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Can Africa’s current education policies help build the scientists of tomorrow?

Waly Wane's picture
A medical intern in the hematology department of the Hospital Militaire D’Instruction (Military Teaching Hospital) in N’Djamena, Chad, puts a blood sample into a machine for analysis. © US Army Africa

As I write these lines, I am sitting in an airplane returning from my first mission in Brazzaville, Republic of the Congo. My mission was for the education sector, and included visiting a few lower secondary public schools. As I listen to the pilot’s welcoming message, I find myself thinking about the children I met at the schools, and trying to assess the odds of their becoming pilots, engineers or scientists.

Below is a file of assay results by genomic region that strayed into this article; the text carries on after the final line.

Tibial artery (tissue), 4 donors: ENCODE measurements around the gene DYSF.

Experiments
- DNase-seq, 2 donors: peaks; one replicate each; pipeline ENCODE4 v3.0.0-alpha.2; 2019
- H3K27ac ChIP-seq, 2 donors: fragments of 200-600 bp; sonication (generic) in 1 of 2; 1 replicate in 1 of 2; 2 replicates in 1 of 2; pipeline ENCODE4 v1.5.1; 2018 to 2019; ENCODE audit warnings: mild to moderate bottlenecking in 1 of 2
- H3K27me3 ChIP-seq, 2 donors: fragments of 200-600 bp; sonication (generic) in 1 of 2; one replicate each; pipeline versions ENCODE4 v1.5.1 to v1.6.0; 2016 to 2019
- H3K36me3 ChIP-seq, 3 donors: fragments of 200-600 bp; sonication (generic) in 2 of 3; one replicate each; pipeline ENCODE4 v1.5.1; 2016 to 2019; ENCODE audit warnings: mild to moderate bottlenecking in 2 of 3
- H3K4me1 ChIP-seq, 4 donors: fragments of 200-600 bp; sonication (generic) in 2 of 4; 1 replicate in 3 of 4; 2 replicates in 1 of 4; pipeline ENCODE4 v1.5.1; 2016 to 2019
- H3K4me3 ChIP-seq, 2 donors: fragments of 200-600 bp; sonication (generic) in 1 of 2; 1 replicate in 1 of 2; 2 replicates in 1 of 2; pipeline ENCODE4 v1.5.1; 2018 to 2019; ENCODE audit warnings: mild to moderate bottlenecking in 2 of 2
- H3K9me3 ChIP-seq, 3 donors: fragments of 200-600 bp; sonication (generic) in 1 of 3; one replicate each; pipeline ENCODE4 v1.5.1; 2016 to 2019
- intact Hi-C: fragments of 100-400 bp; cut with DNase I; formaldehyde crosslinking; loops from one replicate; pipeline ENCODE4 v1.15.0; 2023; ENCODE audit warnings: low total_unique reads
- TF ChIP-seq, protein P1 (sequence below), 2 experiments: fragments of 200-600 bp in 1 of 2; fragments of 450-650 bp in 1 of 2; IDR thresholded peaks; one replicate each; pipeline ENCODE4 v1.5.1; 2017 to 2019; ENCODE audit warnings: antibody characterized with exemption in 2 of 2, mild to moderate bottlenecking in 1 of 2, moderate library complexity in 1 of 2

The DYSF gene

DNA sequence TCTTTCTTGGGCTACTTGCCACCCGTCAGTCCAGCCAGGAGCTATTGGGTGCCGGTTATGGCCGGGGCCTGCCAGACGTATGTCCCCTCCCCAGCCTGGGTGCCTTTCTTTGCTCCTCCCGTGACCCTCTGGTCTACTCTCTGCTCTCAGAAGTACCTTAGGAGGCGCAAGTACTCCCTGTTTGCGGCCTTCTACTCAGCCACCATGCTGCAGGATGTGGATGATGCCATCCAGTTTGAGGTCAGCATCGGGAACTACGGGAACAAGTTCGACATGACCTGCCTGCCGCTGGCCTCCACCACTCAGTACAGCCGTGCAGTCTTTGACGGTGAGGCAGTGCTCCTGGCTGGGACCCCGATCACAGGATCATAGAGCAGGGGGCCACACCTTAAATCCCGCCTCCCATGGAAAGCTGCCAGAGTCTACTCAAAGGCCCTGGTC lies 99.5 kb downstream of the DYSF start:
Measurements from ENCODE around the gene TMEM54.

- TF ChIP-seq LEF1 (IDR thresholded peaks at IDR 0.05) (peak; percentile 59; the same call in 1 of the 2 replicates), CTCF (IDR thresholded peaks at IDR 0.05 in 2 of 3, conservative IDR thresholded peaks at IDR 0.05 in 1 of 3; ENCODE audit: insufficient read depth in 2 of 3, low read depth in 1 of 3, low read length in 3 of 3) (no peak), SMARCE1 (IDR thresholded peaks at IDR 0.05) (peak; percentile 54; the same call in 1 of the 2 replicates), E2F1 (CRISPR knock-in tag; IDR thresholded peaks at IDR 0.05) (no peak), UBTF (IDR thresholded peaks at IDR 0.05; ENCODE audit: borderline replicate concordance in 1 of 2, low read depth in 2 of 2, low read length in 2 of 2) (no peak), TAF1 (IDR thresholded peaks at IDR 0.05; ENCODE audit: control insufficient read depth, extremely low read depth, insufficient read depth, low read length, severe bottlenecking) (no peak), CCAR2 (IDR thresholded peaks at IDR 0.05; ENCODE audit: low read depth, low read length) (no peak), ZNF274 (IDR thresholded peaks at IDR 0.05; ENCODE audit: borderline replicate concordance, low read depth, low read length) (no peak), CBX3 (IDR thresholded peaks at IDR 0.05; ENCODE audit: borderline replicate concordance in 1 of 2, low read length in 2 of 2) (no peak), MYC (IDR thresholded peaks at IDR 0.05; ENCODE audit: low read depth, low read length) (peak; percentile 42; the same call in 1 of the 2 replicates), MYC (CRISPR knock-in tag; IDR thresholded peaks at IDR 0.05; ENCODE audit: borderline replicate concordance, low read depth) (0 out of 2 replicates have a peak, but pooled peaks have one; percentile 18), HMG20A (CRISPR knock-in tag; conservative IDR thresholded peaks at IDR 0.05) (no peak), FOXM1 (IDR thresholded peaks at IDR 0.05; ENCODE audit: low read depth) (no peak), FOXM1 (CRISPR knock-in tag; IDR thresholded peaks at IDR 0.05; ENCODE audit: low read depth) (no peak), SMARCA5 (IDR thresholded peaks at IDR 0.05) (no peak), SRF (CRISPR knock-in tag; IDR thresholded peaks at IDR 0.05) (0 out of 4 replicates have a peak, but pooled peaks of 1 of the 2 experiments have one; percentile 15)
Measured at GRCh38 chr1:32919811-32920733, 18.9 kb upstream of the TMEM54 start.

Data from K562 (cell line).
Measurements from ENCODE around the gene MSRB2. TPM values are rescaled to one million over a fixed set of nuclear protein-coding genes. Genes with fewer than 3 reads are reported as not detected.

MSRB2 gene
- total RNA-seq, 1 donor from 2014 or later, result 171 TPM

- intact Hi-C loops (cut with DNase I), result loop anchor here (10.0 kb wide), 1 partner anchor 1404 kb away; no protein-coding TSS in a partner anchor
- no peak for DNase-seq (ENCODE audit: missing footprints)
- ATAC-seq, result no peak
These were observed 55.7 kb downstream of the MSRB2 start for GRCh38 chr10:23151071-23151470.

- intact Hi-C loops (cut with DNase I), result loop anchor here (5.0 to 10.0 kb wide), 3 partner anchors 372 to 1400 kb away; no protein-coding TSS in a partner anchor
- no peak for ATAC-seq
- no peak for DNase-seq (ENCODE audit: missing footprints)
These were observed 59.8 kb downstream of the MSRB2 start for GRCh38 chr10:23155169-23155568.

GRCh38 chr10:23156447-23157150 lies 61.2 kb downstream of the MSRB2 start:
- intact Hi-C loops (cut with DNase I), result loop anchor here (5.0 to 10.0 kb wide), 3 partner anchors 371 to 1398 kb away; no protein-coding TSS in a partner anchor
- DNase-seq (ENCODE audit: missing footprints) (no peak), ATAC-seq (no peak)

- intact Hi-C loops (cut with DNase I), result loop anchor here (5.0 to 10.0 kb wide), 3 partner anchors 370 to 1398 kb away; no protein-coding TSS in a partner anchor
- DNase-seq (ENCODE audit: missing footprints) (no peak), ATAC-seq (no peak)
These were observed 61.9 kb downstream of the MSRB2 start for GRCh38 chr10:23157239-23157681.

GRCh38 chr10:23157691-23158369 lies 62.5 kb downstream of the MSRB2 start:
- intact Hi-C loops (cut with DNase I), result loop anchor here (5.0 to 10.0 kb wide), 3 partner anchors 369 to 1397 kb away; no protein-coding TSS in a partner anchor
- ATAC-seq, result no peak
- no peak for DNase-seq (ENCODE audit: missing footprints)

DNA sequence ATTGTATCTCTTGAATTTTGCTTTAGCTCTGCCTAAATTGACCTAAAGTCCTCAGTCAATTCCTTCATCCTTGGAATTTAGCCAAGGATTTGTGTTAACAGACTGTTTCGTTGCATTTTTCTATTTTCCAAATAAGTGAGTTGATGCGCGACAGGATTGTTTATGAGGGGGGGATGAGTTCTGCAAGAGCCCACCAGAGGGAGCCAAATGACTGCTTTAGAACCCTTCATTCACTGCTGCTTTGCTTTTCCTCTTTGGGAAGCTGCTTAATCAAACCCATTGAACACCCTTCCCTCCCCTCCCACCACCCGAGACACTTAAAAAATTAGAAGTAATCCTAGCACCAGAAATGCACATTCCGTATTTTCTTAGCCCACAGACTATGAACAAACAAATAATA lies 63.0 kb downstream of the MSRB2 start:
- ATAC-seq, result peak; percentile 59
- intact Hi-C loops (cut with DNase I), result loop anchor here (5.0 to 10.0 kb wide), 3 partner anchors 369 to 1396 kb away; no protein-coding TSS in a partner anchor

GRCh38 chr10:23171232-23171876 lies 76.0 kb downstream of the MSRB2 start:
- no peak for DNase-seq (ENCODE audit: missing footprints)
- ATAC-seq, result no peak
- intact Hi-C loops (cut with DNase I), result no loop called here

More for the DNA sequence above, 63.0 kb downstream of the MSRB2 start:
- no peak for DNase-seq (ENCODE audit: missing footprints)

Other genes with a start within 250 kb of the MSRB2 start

Internationally comparable learning tests pave the way for education reform in Africa

Makhtar Diop's picture
Also available in: Français



Most parents in Africa will tell you that their children’s education is the most important investment they can make. Over the past decade, great progress has been made in terms of getting children into school, with countries such as Benin, Cameroon, Rwanda and Zambia recording primary net enrollment of over 90 percent. But across the continent, primary school completion and youth literacy rates remain unacceptably low.